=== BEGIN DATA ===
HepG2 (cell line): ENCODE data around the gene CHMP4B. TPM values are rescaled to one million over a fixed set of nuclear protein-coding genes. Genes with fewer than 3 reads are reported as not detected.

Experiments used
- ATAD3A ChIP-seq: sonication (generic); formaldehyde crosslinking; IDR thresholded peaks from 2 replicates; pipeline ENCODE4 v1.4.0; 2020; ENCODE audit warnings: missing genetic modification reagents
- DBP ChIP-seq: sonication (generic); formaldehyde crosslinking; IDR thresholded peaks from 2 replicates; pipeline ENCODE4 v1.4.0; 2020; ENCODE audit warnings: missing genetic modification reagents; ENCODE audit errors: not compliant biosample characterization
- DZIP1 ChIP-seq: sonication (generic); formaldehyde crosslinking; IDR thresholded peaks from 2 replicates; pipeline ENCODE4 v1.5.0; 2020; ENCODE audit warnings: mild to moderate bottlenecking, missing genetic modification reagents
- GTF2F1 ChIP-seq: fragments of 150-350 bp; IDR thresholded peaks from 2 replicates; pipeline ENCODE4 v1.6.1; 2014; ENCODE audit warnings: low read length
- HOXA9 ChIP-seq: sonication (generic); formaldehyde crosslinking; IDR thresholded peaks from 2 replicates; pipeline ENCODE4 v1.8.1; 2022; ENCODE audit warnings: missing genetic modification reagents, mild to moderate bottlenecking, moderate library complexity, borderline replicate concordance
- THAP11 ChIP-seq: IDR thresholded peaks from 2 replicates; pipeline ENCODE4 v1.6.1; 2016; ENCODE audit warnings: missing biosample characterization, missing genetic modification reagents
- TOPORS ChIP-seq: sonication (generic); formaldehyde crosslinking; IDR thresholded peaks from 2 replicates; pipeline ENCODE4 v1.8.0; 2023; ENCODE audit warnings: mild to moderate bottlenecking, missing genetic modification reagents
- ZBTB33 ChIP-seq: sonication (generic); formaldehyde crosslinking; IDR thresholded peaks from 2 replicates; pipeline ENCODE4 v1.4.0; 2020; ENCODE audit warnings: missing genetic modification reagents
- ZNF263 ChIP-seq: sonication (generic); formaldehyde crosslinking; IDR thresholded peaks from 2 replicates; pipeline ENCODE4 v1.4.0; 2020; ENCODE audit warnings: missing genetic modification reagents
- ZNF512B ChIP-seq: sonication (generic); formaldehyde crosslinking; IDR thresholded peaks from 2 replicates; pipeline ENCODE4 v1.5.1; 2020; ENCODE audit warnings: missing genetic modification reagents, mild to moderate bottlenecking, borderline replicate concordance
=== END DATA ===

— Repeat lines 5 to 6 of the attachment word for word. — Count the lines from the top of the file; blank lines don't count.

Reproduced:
- DZIP1 ChIP-seq: sonication (generic); formaldehyde crosslinking; IDR thresholded peaks from 2 replicates; pipeline ENCODE4 v1.5.0; 2020; ENCODE audit warnings: mild to moderate bottlenecking, missing genetic modification reagents
- GTF2F1 ChIP-seq: fragments of 150-350 bp; IDR thresholded peaks from 2 replicates; pipeline ENCODE4 v1.6.1; 2014; ENCODE audit warnings: low read length